Fun with Debug Messages

In my script and function development, I often add the line $DebugPreference="SilentlyContinue" to the beginning of my code. Throughout the script I add lines using Write-Debug that tell me what the script is doing or the value of a particular variable. This has been very helpful. When I want to see the debug messages, I set $DebugPreference to "Continue" and voila!.  In PrimalScript all the messages are written to the debug panel.  But I wanted to do more than merely have a line like:

write-debug "creating user account"

I wanted to see more information like a time stamp or user credentials. I also found it difficult sometimes to pass object properties to the debug pipeline. So I came up with a function I call New-DebugMessage.

   1: Function New-DebugMessage {
   2:        Param([string]$text)
   4:        # build a text string of information that can be passed
   5:        # to different pipelines like Debug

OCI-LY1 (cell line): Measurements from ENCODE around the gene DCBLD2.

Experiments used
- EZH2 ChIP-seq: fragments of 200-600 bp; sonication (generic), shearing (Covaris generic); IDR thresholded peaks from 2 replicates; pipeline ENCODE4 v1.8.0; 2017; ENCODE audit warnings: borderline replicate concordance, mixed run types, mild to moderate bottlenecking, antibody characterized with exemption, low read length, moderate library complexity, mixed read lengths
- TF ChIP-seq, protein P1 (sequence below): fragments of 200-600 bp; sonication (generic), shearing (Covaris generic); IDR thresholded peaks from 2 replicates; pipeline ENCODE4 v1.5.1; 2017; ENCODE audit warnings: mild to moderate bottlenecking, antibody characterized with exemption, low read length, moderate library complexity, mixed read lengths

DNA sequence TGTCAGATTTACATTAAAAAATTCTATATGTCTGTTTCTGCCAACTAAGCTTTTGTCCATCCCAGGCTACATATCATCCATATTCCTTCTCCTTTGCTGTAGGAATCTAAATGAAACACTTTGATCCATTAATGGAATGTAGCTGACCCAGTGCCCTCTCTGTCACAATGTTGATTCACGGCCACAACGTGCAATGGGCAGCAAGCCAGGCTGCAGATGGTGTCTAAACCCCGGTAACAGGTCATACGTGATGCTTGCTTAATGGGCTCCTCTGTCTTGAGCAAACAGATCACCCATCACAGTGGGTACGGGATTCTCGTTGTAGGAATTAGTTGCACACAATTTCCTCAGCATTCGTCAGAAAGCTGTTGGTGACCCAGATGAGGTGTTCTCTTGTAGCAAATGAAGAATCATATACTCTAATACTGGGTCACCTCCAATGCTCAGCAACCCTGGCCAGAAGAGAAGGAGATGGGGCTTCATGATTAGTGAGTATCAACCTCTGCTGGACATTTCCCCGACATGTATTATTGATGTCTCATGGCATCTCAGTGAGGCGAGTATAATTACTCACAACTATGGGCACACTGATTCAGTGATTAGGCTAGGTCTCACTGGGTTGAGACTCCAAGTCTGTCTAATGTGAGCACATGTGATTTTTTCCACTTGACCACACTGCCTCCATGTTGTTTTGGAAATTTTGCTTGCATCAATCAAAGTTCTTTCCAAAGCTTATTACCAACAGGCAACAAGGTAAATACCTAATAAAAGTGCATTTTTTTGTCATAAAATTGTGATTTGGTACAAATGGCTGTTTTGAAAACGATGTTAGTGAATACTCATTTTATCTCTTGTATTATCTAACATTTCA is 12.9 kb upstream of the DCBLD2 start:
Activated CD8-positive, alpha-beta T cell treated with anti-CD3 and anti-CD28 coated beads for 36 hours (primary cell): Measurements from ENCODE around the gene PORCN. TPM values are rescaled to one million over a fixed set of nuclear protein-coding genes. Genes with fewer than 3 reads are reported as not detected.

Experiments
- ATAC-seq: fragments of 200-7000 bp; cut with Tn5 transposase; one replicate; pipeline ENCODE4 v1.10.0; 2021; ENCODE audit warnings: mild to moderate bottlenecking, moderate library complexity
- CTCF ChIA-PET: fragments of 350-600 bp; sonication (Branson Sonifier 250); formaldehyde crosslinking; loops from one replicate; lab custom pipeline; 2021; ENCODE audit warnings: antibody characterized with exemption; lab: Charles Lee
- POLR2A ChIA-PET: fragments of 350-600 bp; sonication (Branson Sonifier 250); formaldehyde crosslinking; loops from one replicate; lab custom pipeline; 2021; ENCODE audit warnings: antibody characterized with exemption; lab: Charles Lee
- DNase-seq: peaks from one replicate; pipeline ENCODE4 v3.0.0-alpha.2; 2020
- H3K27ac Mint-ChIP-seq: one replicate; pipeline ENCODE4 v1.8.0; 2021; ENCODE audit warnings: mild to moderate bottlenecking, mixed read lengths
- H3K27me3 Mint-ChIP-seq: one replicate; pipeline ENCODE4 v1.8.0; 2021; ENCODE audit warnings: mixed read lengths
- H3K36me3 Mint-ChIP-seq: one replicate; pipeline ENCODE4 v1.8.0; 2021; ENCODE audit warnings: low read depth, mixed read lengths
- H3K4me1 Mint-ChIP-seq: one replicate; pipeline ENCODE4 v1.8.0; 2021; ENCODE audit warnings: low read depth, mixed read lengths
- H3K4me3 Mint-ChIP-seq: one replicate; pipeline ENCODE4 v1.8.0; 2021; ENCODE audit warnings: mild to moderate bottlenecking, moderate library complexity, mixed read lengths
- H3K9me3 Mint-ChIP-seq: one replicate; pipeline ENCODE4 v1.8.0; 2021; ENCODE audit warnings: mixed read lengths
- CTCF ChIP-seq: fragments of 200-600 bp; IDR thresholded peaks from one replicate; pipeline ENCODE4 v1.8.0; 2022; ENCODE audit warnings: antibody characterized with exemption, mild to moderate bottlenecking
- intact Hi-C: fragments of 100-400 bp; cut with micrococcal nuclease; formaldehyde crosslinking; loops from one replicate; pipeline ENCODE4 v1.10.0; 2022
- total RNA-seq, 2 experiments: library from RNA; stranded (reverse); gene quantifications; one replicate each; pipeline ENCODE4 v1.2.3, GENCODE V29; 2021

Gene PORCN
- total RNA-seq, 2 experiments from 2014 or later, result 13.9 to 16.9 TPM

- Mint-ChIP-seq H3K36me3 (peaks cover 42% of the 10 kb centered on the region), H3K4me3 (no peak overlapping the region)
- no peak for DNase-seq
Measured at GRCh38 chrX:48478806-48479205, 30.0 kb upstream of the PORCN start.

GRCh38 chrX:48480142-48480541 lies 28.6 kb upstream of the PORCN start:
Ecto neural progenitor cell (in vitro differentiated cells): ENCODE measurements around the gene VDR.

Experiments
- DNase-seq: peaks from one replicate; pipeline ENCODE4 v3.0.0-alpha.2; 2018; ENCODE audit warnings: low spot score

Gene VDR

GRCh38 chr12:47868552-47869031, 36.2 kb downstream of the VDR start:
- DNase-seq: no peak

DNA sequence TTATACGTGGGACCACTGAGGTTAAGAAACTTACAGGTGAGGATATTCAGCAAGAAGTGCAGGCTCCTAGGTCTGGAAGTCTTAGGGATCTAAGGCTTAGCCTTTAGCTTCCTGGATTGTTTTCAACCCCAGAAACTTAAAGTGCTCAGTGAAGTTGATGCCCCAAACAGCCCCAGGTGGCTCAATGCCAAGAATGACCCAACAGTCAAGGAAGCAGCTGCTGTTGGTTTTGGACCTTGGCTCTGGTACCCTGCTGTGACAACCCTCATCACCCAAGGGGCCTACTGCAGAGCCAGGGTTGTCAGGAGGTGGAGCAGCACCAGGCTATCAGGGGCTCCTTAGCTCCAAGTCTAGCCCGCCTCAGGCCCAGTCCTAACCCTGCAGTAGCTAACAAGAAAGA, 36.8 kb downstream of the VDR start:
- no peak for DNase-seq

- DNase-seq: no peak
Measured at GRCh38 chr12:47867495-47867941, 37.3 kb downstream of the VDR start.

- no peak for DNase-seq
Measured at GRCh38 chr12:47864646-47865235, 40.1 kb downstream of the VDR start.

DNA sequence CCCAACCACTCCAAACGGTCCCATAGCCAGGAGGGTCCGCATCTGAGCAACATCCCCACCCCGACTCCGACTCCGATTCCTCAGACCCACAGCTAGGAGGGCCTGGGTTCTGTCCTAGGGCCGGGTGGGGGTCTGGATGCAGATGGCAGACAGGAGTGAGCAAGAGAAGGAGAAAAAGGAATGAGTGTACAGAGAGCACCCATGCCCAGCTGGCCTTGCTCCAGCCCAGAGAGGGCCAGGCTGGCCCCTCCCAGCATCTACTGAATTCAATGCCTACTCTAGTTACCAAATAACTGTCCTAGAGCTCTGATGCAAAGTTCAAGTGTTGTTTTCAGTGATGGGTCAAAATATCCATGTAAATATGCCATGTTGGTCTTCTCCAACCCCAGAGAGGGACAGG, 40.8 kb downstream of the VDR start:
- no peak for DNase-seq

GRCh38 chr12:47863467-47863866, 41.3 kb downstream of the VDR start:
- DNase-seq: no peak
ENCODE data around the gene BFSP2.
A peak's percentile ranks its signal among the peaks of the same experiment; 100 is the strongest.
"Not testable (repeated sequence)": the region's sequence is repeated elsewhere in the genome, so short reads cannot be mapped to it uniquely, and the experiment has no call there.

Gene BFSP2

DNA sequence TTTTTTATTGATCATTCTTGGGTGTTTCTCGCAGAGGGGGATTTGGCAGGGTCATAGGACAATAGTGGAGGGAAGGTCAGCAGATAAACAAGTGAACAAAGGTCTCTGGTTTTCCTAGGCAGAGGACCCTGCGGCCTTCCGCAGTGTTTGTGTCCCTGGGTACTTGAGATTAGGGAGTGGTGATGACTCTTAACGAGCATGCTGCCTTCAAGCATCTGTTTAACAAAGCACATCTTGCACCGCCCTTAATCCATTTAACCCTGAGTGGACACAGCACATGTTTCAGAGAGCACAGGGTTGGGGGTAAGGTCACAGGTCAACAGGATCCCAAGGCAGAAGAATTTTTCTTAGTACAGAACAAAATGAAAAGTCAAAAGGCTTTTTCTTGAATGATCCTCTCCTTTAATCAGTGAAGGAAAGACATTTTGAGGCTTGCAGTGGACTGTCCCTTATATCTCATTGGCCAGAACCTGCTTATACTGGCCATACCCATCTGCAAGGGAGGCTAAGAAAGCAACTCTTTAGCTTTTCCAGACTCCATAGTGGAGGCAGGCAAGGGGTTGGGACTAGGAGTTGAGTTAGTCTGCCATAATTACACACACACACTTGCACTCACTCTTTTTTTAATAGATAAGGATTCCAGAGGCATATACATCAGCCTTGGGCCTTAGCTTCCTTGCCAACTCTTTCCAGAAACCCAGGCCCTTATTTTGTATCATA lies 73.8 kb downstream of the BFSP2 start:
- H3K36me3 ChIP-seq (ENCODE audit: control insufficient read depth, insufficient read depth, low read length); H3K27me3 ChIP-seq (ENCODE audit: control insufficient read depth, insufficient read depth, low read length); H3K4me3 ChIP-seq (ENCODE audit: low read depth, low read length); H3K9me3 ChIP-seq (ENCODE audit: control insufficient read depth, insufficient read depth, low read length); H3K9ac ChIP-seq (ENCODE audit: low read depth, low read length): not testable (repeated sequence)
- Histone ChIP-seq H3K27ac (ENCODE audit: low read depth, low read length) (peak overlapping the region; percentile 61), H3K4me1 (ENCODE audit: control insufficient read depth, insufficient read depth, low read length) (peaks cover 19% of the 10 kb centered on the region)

7:        #here are some variables you might want to work with
   8:        $computer=$env:computername
   9:        $domain=$env:userdomain
  10:        $user=$env:username
  11:        $timestamp=(Get-Date -Format g).toString()
  12:        $line=$($myinvocation.scriptlinenumber)
  13:        $script=$($myinvocation.invocationname)
  15:        [string]$msg="[{0}:{1}\{2}] {3} Line:{4} {5}" -f $computer,$domain,$user,$timestamp,$line,$text
  17:        write $msg
  19:    }

The function returns a string that can be used by Write-Debug:

Write-Debug (New-DebugMessage "Getting powershell process")

The string is passed to the function. Within the function I’ve set some variables that you might find handy in your debug message. Most of them should be self-explanatory. The $line variable will display the line number of your script where the Write-Debug message occurs. If you place your Write-Debug command before key commands, it should be easy to jump to those sections.

Here’s a short script that I tested this with.


Write-Debug (New-DebugMessage "starting $($myinvocation.invocationname)")
Write-Debug (New-DebugMessage "Getting Date")
Write-Debug (New-DebugMessage "Getting powershell process")
Get-Process powershell
Write-Debug (New-DebugMessage "finished")

When I run the script I get this output (click the image for a larger view):


Does this look useful to you?  What other things would you like to add or did you add to your debug messages?

Download the function here.